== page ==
MD: The research on corona is indeed brimming with contradictions. For example, regarding the effectiveness of face masks or hydroxychloroquine, the success of the Swedish approach, or the effectiveness of the PCR test. Even more curiously, the studies contain a huge number of improbable errors that a normally sane person would not be expected to make. This is still the case in terms of establishing the absolute number of infections, while a schoolchild knows that this means nothing as long as the number of infections detected is not compared with the number of tests taken. Obviously, the more tests you carry out, the more likely your infection rate will increase. Is this so difficult? In addition, it should be kept in mind that the PCR test can yield a large number of false positives, because the technique is widely misused for diagnosis. Together, this means that the inaccuracy of the figures distributed daily by the media is so great that some people understandably suspect a conspiracy, albeit apocryphally, in my opinion.

Again, this phenomenon is better placed in an historical perspective, because the problematic quality of scientific research is not a new issue. In 2005 the so-called "replication crisis" erupted in the sciences. Several committees set up to investigate scientific fraud cases found that scientific research is teeming with errors. Often the stated conclusions are of very dubious value. In the wake of the crisis, several papers appeared with titles that leave little to the imagination. In 2005, John Ioannidis, Professor of Medical Statistics at Stanford, published Why most published research findings are false. In 2016, a different research group wrote about the same topic, in Reproducibility: a Tragedy of Errors published in the medical journal Nature. These are just two examples of the very extensive literature describing this problem. I myself am well aware of the shaky scientific foundation of many research results. In addition to my master's degree in clinical psychology, I earned a master's in statistics. My doctorate dealt with measurement problems in the field of psychology.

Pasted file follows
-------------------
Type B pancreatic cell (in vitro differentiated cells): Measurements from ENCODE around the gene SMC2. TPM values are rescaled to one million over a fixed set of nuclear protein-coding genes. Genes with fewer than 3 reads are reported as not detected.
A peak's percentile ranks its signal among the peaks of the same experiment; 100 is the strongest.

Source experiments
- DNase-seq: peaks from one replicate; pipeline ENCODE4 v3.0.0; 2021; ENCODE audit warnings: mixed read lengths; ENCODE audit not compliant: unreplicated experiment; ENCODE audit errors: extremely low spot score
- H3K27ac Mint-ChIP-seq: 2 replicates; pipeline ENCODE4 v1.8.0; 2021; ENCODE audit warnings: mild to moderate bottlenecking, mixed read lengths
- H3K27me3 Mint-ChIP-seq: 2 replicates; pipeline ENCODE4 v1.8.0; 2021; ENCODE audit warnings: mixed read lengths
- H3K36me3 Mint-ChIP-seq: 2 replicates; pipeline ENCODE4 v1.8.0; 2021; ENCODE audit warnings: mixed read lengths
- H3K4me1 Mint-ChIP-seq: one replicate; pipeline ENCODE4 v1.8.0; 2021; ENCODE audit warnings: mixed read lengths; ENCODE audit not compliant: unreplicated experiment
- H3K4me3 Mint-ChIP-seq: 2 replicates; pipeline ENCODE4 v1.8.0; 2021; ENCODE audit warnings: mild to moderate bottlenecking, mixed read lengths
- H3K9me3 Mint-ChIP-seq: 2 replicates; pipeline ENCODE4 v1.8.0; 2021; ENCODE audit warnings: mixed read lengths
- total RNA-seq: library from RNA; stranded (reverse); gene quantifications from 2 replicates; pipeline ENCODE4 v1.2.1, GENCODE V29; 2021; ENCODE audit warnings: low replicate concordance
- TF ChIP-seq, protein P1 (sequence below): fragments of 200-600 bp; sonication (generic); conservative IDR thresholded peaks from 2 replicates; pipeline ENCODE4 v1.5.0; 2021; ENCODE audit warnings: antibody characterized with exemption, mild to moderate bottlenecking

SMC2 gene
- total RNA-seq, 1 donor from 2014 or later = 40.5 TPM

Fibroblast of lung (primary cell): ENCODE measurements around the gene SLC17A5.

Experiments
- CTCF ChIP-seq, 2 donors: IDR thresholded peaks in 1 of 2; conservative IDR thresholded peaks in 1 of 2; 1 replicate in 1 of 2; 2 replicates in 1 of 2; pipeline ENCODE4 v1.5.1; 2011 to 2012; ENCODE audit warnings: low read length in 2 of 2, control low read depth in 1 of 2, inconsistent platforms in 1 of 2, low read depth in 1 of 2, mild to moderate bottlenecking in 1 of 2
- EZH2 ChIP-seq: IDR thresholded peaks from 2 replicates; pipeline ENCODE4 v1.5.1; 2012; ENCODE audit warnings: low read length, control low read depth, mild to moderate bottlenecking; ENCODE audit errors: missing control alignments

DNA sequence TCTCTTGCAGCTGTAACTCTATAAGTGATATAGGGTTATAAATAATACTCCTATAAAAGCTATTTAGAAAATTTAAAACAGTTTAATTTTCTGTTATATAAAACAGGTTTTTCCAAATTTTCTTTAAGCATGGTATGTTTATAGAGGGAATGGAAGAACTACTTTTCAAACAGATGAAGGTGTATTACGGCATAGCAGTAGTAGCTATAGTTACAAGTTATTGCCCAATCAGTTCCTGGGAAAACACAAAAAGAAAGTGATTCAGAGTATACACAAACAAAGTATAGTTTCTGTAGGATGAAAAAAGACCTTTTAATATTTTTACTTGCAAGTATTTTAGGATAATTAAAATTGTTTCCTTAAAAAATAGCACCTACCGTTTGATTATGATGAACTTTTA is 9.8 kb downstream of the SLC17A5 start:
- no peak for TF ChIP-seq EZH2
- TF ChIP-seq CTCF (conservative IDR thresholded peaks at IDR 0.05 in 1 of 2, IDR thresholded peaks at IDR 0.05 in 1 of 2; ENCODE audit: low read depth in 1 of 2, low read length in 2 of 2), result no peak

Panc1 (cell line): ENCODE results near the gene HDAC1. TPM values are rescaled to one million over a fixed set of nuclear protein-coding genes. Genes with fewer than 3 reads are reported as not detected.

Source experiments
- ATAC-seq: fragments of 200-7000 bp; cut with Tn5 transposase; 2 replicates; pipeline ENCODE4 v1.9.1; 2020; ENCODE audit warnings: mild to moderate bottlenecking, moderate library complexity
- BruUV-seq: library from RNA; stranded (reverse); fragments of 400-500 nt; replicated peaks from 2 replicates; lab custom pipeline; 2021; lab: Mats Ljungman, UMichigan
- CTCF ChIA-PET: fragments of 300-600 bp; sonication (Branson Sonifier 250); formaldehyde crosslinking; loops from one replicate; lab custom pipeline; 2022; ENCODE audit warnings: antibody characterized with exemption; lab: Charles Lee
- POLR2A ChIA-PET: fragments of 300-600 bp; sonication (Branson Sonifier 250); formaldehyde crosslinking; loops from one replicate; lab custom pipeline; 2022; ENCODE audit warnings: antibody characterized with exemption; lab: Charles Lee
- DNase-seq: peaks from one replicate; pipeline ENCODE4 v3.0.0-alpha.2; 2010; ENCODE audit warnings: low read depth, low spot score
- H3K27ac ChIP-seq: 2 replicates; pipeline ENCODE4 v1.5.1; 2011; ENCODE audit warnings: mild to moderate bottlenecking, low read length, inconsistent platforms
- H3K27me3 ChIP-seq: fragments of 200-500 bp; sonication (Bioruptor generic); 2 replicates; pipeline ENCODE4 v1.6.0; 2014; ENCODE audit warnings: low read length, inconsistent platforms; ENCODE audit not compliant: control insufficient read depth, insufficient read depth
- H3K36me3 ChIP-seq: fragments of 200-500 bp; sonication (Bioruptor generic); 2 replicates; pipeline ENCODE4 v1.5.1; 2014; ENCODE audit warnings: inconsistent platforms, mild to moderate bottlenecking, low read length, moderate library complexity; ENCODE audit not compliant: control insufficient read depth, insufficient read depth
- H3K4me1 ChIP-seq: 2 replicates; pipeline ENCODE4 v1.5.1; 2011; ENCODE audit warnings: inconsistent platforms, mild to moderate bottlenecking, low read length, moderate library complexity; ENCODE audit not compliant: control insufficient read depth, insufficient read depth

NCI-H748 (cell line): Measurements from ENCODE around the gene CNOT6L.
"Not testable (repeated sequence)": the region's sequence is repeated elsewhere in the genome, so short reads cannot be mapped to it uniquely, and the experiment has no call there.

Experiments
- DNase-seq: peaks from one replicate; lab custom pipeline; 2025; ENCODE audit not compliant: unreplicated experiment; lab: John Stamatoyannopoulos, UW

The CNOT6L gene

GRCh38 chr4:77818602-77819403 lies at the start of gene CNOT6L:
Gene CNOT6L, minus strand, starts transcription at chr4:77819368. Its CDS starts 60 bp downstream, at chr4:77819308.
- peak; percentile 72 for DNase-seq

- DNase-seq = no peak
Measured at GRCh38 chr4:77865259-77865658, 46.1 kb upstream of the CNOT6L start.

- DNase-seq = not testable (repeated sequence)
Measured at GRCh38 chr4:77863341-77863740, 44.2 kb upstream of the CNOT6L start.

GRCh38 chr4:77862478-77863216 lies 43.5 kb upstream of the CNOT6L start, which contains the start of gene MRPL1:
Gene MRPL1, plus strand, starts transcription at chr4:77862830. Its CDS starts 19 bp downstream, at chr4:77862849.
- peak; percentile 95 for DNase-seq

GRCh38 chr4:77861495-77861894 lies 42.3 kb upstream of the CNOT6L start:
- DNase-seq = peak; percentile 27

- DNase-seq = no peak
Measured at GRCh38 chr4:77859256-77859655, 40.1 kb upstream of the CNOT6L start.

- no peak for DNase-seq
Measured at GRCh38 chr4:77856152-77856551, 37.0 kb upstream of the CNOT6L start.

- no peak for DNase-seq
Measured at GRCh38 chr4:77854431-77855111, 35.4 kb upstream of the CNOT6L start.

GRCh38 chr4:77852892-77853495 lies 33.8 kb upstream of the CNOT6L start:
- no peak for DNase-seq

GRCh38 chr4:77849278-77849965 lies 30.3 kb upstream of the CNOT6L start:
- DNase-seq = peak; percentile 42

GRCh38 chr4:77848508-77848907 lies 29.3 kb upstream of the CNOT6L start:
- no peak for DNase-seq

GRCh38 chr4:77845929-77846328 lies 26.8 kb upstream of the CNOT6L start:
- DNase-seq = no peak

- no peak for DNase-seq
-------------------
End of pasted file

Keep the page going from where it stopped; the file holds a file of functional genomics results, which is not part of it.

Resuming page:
How was the criticism received within the scientific world?

MD: Initially it led to a shock wave, after which an attempt was made to resolve the crisis by demanding more transparency and objectivity. But I don't think this solved much. Rather, the cause of the problem lies in a specific kind of science that emerged during the Enlightenment. This science is based on an absolute belief in objectivity. According to the adepts of this view, the world is almost totally objectifiable, measurable, predictable and verifiable. But science itself has shown that this idea is untenable. There are limits to objectivity and, depending on the scientific domain, one is highly likely to encounter these limits. Physics and chemistry are still relatively suitable for measuring. But this is much less successful in other research areas such as economics, biomedical science, or psychology, where an investigator is more likely to discover that a researcher's subjectivity has had a direct influence on his or her observations. And it is precisely this subjective core that scientists have sought to eliminate from scientific debate. Paradoxically - but not surprisingly - this nucleus flourishes in its exile, leading to the complete opposite of the hoped-for result. Namely, a radical lack of objectivity and a proliferation of subjectivity. This problem has persisted even after the replication crisis, it was not resolved in spite of the efforts of critics. As a result, now, 15 years later, in the throes of the corona crisis, we continue to face exactly the same problems.

Are current politicians basing the corona measures on incorrectly established scientific principals?